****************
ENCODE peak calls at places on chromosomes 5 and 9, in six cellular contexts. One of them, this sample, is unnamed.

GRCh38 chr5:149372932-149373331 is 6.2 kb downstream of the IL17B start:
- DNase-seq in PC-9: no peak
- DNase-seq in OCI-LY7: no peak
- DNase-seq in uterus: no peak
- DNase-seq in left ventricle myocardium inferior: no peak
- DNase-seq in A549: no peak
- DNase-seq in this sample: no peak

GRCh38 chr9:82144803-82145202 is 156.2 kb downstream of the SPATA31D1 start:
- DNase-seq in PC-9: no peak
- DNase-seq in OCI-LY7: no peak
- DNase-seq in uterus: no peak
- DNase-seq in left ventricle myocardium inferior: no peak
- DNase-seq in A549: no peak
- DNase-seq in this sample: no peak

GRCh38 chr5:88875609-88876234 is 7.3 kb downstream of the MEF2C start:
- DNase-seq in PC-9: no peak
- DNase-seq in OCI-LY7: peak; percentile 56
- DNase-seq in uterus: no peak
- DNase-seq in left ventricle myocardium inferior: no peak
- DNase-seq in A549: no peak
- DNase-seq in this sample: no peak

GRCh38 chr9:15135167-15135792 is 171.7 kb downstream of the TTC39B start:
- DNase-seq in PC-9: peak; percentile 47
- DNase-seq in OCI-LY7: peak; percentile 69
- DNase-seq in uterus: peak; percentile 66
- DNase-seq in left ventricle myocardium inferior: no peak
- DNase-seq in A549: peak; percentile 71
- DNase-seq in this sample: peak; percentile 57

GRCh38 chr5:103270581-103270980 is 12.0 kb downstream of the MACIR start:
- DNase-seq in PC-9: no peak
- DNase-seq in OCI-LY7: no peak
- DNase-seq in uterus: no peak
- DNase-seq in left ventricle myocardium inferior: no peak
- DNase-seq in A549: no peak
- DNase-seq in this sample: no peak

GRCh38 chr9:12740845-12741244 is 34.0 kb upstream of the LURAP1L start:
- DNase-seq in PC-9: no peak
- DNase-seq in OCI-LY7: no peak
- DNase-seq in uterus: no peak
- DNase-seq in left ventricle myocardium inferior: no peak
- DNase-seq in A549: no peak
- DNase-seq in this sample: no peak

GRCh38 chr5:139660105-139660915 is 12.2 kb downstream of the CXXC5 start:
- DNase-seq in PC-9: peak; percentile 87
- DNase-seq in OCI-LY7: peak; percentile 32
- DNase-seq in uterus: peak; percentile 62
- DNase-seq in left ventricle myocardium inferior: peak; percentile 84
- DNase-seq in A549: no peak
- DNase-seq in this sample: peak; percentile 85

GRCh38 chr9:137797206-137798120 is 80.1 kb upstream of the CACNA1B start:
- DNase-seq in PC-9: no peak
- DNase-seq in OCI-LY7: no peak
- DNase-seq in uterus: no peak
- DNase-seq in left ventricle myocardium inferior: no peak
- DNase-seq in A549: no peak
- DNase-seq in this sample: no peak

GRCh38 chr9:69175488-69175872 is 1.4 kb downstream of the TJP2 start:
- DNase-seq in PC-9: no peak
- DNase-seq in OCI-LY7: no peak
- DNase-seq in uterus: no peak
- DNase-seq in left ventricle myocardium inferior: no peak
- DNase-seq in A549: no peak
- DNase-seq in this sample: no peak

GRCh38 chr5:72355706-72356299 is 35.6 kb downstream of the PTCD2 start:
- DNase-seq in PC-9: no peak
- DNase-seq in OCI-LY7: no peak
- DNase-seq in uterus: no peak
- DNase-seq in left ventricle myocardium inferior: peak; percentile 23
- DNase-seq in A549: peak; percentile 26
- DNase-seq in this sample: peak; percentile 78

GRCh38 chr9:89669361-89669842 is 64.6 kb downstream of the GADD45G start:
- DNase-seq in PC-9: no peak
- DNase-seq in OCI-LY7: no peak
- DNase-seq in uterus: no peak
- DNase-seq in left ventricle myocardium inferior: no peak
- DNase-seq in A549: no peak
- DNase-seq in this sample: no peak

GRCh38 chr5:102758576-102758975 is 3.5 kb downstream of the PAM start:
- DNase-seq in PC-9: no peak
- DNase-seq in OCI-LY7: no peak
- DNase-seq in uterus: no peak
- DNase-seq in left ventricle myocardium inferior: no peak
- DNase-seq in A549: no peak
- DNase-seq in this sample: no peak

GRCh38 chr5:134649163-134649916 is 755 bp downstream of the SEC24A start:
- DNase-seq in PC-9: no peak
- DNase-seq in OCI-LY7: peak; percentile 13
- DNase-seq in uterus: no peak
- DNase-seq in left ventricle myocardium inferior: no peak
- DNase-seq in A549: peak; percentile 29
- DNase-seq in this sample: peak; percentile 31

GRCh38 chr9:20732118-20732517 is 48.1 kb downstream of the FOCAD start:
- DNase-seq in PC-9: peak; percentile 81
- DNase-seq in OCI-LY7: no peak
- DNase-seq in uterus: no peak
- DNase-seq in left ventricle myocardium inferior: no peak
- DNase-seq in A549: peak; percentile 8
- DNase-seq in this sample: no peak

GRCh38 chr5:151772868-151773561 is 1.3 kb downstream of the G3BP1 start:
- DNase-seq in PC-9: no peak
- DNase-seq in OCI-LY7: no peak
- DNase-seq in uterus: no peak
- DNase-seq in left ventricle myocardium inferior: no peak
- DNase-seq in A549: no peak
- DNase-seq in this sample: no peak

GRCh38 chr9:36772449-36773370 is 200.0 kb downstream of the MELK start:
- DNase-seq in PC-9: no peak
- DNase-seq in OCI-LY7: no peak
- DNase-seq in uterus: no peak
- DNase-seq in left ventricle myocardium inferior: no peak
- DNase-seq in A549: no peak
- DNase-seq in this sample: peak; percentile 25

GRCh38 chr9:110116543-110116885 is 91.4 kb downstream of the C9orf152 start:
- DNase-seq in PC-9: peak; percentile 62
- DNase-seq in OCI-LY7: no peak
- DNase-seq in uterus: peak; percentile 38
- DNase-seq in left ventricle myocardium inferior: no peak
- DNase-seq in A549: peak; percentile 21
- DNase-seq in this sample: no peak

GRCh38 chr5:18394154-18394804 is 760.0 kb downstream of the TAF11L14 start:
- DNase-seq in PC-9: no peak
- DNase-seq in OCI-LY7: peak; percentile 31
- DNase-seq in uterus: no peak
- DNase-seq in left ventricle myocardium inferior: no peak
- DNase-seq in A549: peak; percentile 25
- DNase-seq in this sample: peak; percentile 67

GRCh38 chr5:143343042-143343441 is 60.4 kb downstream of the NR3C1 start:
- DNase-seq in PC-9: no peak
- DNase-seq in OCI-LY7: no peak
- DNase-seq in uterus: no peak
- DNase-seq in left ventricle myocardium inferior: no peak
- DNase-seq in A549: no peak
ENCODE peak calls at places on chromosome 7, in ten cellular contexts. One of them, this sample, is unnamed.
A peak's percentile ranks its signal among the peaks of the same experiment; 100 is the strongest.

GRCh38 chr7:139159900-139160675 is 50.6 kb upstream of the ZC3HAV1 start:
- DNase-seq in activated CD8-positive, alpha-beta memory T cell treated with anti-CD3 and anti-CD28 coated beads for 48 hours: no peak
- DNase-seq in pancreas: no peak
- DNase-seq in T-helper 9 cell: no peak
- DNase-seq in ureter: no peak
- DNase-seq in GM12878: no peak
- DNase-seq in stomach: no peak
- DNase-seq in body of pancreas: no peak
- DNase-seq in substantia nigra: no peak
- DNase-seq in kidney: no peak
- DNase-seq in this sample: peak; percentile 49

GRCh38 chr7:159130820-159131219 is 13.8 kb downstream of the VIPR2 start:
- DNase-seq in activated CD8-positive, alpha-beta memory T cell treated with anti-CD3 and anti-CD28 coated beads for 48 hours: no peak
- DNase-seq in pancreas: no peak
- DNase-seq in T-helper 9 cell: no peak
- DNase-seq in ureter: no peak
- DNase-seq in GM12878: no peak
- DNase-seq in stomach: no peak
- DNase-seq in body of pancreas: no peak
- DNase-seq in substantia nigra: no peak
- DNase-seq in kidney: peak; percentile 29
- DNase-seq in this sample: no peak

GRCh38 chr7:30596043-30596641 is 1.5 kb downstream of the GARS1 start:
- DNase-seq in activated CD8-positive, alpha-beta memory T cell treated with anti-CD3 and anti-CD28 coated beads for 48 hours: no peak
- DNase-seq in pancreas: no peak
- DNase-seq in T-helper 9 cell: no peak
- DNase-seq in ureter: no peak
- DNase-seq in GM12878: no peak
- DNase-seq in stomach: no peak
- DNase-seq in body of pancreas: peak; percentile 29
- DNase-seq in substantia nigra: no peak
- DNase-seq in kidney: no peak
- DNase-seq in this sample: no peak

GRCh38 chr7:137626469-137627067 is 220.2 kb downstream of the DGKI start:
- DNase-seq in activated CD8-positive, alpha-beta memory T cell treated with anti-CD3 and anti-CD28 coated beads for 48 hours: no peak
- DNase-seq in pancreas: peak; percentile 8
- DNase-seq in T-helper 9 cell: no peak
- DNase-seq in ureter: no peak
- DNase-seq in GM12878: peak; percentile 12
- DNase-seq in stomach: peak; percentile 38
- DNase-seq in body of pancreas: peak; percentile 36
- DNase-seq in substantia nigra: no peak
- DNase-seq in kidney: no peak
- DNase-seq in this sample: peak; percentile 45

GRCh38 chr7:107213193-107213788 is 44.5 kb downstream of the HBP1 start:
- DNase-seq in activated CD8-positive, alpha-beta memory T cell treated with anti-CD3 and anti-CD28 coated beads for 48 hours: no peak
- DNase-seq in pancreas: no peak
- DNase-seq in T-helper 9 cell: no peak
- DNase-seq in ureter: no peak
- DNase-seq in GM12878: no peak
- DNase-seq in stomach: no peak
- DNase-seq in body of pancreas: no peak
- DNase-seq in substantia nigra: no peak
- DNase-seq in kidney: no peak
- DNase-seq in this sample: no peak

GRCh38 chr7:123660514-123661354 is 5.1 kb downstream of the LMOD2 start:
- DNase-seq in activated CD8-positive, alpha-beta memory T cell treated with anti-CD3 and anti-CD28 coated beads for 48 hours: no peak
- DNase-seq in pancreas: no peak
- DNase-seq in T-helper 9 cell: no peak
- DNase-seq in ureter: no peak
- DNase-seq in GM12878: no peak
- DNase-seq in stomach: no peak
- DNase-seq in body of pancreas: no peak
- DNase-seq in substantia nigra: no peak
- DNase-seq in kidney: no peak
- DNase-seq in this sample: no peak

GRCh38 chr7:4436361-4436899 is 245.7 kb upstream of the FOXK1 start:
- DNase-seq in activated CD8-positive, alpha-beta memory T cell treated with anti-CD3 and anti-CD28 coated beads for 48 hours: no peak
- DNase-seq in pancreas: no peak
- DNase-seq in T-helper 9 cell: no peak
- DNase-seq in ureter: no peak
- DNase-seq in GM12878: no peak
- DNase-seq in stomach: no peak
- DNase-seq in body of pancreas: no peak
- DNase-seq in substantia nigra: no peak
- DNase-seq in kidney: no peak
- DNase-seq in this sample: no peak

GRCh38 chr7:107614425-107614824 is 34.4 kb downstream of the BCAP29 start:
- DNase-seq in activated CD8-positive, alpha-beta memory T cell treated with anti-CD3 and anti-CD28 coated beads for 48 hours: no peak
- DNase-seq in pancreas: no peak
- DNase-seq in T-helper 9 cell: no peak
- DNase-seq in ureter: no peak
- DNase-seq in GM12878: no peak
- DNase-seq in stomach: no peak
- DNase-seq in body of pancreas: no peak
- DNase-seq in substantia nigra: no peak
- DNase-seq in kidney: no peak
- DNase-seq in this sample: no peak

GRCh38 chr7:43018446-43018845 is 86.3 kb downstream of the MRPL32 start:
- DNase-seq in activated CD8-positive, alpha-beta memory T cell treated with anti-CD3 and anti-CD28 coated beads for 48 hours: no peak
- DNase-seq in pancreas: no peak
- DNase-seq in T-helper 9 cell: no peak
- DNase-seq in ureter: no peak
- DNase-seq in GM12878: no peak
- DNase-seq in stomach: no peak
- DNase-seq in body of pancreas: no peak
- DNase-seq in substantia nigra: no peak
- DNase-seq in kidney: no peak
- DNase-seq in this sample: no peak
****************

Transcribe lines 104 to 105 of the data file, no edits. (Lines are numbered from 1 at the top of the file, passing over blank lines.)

- DNase-seq in left ventricle myocardium inferior: no peak
- DNase-seq in A549: no peak